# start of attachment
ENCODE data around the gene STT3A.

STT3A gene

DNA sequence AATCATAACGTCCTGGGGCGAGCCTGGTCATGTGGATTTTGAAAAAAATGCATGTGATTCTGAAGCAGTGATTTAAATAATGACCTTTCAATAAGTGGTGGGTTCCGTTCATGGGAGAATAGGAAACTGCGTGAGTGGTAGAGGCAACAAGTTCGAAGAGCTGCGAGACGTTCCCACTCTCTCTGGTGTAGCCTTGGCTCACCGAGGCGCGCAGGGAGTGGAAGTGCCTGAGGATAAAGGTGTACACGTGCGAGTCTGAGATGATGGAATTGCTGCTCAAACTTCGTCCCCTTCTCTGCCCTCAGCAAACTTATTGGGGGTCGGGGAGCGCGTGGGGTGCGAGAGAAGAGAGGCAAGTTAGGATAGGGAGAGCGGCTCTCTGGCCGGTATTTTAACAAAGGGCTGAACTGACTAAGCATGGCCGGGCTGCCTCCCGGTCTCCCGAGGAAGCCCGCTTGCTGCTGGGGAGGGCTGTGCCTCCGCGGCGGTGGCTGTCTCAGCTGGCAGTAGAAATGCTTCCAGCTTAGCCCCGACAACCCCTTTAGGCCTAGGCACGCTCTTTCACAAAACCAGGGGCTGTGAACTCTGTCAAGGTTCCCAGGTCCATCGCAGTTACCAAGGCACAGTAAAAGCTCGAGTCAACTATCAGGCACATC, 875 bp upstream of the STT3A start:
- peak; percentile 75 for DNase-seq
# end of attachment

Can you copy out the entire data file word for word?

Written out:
ENCODE data around the gene STT3A.

STT3A gene

DNA sequence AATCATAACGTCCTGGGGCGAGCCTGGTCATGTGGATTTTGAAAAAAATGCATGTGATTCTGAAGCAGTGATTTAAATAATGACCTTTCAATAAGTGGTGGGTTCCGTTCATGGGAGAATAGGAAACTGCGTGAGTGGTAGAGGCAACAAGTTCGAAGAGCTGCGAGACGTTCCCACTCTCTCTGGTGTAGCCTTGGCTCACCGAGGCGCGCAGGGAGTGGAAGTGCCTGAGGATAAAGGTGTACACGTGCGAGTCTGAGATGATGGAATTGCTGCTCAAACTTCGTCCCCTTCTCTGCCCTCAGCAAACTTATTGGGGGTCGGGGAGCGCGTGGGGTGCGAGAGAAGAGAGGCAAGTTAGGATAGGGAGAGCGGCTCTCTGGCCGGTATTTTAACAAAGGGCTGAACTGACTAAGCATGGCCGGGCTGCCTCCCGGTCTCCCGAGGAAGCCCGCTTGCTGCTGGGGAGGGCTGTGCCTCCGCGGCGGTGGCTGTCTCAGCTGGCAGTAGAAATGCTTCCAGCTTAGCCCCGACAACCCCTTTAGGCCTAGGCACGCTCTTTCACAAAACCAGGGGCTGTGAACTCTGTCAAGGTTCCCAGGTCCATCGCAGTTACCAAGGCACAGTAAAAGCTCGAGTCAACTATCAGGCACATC, 875 bp upstream of the STT3A start:
- peak; percentile 75 for DNase-seq